Core of My Heart, My Country by Maggie Mackellar

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core-of-my-heart-my-countryHenry Lawson has a lot to answer for.

His drover’s wife, and her ilk, reinforced and perpetuated the stereotype of the frontier being no place for a woman.

Yet women were of course very much present at the boundaries of settlement.  And their experiences moved far beyond the confines of the domestic house and garden.  They were not, as MacKellar points out “absent and alienated from the drama of nation building.”

In her moving and vivid book, MacKellar sets out to foreground and explore those women’s experience of the white frontiers of Canada and Australia.

Core of My Heart, My Country (Melbourne University press, 2004) works on a number of levels.  At its most basic, the book is a wonderfully easy read.  MacKellar’s narrative voice is compelling and the examples she uses to illustrate her themes are interesting and vividly drawn.

At another level, MacKellar critically examines the notion of a sense of place and women’s relationship to the new landscapes in which they found themselves.  While I suspect this text is drawn from a thesis, the reader is offered an in-depth articulation of the issues in prose that flows clear and bright: no obfuscatory rocks here.

 By looking at women’s lives and their various responses to the landscapes of Canada and Australia, this book explores the ways in which frontier myths in both countries have served to silence and marginalise white women’s experience and their role in articulating how we ‘belong’.

MacKellar’s themes are viewed through the letters and journals of ten women who lived in Australia and Canada between 1830 and the early twentieth century.  Their personal experiences, and to a much lesser extent MacKellar’s, are used to illustrate how women embraced the place in which they came to live.

[The women in the book ] seek connections between themselves and the New World.  They reach out and claim a sense of belonging to the land and community.  In writing about how they do this, I have to confront the moral and political implications of the troubling knowledge that, in Australia and Canada, non-indigenous women’s sense of place rests upon and may serve to obscure ancestral acts of dispossession and theft.

The book is well-structured.  The chapters progress chronologically, and each chapter focuses only on one, two or (in one case) three women.  This gives the reader time and space to learn about each woman, to engage with her as a character.

Each chapter also examines a theme, and the women are grouped in such a way as to beautifully and personally illuminate that theme.

Chapter two, for example, is called ‘Looking through a fawnskin window’ and examines the relationships between white and indigenous women.  In some Canadian sod houses, the windows were made of thinly stretched fawn skin.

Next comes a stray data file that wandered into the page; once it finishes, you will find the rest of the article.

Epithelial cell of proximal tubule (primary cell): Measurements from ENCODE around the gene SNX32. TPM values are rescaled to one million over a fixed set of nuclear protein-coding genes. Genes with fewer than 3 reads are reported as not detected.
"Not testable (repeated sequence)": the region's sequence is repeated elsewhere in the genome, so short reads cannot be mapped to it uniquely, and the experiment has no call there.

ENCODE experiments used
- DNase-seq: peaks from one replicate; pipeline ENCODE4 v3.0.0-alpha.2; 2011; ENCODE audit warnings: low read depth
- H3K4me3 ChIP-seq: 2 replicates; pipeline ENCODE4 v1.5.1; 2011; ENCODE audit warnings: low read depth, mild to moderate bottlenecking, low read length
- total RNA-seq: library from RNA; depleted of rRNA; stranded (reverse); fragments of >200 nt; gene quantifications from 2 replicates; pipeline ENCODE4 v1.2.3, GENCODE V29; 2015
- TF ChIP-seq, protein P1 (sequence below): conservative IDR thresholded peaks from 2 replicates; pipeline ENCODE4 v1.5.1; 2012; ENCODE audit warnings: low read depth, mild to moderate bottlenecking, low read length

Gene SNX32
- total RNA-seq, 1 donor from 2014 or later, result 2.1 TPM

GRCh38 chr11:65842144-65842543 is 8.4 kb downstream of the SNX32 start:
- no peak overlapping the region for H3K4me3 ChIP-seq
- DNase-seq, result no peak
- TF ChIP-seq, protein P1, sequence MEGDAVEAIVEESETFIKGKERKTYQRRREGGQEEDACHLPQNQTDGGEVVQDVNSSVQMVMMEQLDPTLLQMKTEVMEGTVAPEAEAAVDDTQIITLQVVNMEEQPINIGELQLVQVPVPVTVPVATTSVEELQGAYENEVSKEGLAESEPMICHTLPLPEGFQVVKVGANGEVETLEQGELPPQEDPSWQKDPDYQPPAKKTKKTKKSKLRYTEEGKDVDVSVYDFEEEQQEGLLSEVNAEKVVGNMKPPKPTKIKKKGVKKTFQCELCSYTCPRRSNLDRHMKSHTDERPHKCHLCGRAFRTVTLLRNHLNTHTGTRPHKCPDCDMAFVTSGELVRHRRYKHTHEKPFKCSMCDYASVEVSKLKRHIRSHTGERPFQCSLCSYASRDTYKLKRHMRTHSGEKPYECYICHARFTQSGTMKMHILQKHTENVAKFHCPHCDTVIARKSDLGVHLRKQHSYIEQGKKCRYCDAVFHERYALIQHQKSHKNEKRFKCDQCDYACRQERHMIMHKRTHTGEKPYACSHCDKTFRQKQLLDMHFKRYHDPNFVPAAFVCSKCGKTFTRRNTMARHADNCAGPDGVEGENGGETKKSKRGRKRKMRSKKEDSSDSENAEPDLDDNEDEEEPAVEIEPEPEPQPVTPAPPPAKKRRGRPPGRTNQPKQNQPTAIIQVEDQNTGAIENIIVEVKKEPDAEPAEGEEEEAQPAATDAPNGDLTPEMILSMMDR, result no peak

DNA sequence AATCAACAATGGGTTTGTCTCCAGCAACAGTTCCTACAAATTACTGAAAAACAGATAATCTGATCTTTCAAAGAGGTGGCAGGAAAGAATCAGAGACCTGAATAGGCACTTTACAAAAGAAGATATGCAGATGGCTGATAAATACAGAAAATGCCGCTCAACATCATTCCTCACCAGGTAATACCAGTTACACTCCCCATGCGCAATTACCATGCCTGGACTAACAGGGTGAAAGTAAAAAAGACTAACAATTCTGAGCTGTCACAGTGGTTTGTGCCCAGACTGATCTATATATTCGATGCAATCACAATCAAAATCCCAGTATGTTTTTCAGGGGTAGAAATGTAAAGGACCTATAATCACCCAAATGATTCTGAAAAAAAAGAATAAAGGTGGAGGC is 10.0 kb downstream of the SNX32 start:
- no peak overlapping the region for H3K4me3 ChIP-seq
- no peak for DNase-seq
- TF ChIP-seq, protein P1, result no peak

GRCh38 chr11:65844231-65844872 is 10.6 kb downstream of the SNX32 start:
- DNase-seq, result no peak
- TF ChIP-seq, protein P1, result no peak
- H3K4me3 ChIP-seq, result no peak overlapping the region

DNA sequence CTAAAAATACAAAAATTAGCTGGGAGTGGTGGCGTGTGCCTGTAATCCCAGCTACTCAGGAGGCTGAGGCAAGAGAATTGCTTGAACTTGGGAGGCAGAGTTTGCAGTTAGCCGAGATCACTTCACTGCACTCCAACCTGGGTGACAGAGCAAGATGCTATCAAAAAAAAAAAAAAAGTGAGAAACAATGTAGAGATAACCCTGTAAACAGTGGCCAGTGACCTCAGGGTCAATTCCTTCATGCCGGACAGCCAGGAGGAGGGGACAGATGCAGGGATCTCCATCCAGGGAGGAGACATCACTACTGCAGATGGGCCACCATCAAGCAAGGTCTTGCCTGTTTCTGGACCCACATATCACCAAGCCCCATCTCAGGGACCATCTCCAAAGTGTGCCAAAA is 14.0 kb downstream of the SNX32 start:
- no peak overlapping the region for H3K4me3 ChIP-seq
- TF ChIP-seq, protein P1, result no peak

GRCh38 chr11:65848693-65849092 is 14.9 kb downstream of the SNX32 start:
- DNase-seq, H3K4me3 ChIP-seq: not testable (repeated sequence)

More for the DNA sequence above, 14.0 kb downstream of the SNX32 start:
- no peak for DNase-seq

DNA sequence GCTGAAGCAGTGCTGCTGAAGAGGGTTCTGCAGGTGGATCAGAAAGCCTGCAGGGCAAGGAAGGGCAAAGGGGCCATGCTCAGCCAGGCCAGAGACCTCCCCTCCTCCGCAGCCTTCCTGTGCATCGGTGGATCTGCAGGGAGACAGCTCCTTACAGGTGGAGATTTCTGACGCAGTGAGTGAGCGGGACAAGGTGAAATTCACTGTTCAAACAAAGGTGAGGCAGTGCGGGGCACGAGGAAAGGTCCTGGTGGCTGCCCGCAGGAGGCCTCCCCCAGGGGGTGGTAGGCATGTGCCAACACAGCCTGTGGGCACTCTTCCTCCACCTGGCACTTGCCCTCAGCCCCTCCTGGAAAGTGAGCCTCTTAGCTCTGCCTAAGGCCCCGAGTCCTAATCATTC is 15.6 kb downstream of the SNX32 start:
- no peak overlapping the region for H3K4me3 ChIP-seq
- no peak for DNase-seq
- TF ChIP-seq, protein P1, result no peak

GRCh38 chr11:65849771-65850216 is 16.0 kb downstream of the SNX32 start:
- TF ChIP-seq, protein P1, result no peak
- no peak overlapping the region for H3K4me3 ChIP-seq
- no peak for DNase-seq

The metaphor of the fawnskin window offers a way to talk about the view of the land white women were given through their relationship with indigenous women.  The view is partial, distorted even, but it is outwards for information did pass…

Each woman’s story is fascinating in itself.  I was particularly enthralled by Dr Mary Percy Jackson, an English woman who in 1929 travelled to the arctic circle the to serve a remote settler community.

Women doctors cost less than males, could be relied upon to do the nursing as well as the doctoring and were considered easier to recruit, having fewer opportunities available to them than their male contemporaries.  So at the age of 25, with seven years of hard study behind her, Mary left Birmingham, a safe job in the hospital, and her family and friends, and travelled to Northern Alberta to the Peace River to be the first white doctor in the area.

There is an even mix of Canadian and Australian examples, demonstrating women’s common experiences.  In the vivid description of the way Georgiana Molloy’s (1805-1843) gradual physical acceptance of the bush the beyond her garden mirrored her psychological engagement with the landscape of Western Australia, I found many parallels with Elizabeth Macarthur (1766-1850).

Her eyes, which had been trained by observing her garden, were opened to cycles of the seasons.  Her interest in botany gave her the opportunity to explore the land on her terms, within an order that reflected her upbringing and her culture.  Her [seed] collecting was an attempt to conceive of the land within a system of knowledge that was familiar to her, to know it and to name it.  her grief at the loss of her son taught her that refuge could be found in a place that had [previously] only represented loneliness, difference and isolation.  Finally, her collecting produced a sense of place in the new land, an expansion of herself that was articulated through her longing to ‘be’ in the bush.